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Posted: November 15, 2011 4:51 p.m.

Hindsight is always 20/20 for fans and the media

30 against the Tigers. The question then would be, could LSU score 31 against Oregon?

When two teams met in week one, LSU did just that but the Tigers had the advantage. That’s because defense always has the advantage in the beginning of football seasons. It typically takes offenses a couple of games to get going. Well the Ducks are rolling. They're third in the nation in scoring at 47 points per game. That’s why Oregon would give LSU all it could handle if they faced each other today.

Oregon’s offense is clearly better than LSU’s but now the Ducks have a decent defense too. It would be interesting to see how they matchup. The only reason Oregon didn’t win the national championship last year was Cam Newton. Had Oregon played any other team, chances are they would have beaten them. If they get another shot this year, I’m thinking they’ll finally break the SEC’s stranglehold on the Coaches’ Trophy. Hopefully things fall that way.

Random rumblings about all things sports

Atlanta Falcons coach Mike Smith is getting filleted by a lot of the major sports networks this week for his decision to go for a fourth-and-short in overtime against the Saint Sunday. It’s really should surprise anyone. 

The media is brutal, especially at the national level. Smith is taking heat from everyone from former players and coaches turned analysts to dorky bloggers on ESPN. He’s been an easy target. 

The Atlanta media market is soft in comparison to major markets like New York, Boston and Chicago. The Falcons don’t make headlines for the wrong reasons and for the most part, nothing really exciting goes on around the organization. Smith’s decision is the biggest story about Falcons football since Michael Vick returned with Philadelphia.

Had the Falcons picked up that one yard they needed, the media would be singing a different tune, especially if the Falcons won. Smith would be viewed as a confident risk taker with swagger. People would be praising his gutsiness. As it was, the play turned out to cost Atlanta the game. Because it was at the Falcons’ 30-yard line, all the Saints realistically needed to do was pick up 10 yards just to be safe then kick the game-winning field goal. They picked up a little more than that then kicked the game-winner.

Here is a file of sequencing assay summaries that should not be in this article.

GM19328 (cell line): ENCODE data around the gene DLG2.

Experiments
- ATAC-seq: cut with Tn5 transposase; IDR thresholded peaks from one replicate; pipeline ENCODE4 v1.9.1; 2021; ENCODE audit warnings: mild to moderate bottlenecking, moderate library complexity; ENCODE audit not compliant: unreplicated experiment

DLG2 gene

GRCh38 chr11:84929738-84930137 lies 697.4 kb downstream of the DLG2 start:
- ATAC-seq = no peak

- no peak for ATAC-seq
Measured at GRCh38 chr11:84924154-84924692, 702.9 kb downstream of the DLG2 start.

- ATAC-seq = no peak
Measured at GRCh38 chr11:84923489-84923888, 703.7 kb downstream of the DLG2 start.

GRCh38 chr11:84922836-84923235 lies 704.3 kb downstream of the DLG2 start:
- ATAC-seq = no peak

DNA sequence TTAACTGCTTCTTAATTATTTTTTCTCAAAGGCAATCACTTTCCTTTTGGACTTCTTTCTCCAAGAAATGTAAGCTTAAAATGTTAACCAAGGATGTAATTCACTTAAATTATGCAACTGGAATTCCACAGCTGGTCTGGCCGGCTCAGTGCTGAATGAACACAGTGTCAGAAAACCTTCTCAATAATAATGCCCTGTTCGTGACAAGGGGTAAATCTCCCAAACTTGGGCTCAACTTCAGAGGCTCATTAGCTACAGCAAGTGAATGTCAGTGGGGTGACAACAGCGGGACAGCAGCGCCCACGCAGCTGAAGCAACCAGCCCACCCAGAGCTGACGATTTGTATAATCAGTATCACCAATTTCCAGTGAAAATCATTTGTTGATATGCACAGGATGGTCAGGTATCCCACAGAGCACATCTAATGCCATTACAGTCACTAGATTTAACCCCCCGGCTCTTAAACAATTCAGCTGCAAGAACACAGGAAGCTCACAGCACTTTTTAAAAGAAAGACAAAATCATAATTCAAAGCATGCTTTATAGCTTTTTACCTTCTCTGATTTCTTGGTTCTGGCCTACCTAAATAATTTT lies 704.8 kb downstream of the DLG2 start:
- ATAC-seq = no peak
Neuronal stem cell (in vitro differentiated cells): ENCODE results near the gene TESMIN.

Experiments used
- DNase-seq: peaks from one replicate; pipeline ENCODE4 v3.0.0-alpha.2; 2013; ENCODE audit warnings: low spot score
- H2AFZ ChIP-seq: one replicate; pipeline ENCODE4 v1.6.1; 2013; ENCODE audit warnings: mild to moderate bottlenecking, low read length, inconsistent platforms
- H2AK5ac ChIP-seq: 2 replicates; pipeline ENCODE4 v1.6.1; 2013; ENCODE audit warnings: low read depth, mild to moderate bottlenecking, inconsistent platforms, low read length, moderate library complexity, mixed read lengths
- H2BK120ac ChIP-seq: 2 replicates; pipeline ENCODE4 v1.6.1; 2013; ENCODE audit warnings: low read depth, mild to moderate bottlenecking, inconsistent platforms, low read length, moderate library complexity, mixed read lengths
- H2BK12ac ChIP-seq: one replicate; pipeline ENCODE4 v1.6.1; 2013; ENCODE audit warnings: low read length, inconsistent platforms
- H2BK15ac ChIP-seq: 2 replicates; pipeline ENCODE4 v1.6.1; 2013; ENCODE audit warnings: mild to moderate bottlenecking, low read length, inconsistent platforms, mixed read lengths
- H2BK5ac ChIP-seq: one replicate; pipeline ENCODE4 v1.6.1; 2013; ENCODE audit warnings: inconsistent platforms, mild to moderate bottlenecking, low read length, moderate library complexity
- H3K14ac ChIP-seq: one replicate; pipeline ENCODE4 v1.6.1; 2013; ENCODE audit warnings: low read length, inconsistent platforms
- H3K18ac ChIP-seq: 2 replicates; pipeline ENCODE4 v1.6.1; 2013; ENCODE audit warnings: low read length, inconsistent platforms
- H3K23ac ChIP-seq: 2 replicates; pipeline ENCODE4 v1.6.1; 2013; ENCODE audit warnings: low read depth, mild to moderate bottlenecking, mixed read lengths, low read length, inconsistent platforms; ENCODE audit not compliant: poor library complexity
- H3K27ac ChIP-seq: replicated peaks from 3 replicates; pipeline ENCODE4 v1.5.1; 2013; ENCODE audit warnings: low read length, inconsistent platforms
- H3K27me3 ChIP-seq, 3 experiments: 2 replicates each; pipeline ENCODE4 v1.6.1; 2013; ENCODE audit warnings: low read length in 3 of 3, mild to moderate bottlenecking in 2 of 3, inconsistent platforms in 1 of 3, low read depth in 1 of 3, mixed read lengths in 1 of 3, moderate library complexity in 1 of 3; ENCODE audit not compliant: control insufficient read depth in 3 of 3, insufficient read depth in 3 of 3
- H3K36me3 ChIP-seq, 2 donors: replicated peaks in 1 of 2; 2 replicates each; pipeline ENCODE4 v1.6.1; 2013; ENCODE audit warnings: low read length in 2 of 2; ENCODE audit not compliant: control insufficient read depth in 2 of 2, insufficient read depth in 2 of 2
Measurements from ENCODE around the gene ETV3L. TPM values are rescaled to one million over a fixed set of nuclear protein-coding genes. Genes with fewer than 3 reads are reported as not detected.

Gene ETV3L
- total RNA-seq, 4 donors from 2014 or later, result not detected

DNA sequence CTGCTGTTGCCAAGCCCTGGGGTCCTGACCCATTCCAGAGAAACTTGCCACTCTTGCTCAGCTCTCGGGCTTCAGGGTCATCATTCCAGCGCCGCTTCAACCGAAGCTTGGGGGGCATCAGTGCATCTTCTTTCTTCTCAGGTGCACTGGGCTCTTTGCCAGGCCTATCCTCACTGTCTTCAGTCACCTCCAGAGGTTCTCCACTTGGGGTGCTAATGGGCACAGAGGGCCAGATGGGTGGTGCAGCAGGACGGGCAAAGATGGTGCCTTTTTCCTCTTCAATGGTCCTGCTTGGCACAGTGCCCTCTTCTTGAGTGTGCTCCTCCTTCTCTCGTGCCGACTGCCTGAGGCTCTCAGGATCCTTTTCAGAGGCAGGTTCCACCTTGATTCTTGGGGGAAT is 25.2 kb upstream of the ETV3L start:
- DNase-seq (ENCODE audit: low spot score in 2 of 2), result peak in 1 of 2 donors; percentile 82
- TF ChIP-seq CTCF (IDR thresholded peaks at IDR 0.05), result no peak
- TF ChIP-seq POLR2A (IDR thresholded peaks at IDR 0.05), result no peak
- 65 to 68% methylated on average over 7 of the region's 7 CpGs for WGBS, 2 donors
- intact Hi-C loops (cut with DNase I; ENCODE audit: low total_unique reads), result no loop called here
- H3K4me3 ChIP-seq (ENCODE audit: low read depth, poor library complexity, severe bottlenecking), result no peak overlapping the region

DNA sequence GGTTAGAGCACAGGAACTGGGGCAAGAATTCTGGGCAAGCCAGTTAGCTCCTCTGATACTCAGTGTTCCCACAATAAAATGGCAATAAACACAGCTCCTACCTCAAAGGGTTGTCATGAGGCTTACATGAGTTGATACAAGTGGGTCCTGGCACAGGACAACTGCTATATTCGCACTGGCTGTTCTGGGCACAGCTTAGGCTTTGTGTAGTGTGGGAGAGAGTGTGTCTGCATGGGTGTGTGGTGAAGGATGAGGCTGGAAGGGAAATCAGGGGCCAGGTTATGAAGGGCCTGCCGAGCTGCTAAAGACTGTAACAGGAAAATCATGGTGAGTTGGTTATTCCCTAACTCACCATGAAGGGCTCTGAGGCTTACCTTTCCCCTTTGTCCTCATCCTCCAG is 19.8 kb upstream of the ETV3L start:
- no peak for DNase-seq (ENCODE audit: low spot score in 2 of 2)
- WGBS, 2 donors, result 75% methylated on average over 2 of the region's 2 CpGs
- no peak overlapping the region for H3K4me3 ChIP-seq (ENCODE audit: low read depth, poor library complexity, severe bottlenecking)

The loss hurt the Falcons big time in the division and seriously cripples their playoff chances overall. At 5-4, they are still in the Wild Card hunt but with Chicago (6-3) and Dallas (5-4) playing well and the Lions (6-3) in the mix, Atlanta has to bounce back and win some games over the coming weeks. 

Losing against the Saints at home is tough. Handing them the game is even tougher.

Oregon can beat LSU now

Oregon rolled up Stanford Saturday and is the best one-loss team in the nation. Because LSU beat them early in the season, the Ducks can’t be considered the best team in the country. But I’m not so sure the Tigers would win again should the two teams meet in the national title game.

Considering the way the Ducks ran circles around Stanford, LSU would have its hands full. Stanford’s defense isn’t all that good and clearly LSU would be a tougher opponent to drop 53 points on. But Oregon could certainly score 30 against the Tigers. The question then would be, could LSU score 31 against Oregon?

When two teams met in week one, LSU did just that but the Tigers had the advantage. That’s because defense always has the advantage in the beginning of football seasons. It typically takes offenses a couple of games to get going. Well the Ducks are rolling. They're third in the nation in scoring at 47 points per game. That’s why Oregon would give LSU all it could handle if they faced each other today.

Oregon’s offense is clearly better than LSU’s but now the Ducks have a decent defense too. It would be interesting to see how they matchup. The only reason Oregon didn’t win the national championship last year was Cam Newton. Had Oregon played any other team, chances are they would have beaten them. If they get another shot this year, I’m thinking they’ll finally break the SEC’s stranglehold on the Coaches’ Trophy. Hopefully things fall that way.

The NBA players are just plain greedy

It looks like we won’t have an NBA season this year. While it’s not official, an end to the strike is nowhere in sight. I have my own feelings on the matter but they are very similar to what Michael Wilbon from ESPN said in a column he wrote. Here’s what he wrote:

“I’m not saying the points and all their nuances aren’t important; I’m saying that like most people, I’m tired of the debate, tired of what seems like whining over billions of dollars at a time when so many Americans are searching frantically for a second job just to pay the rent.”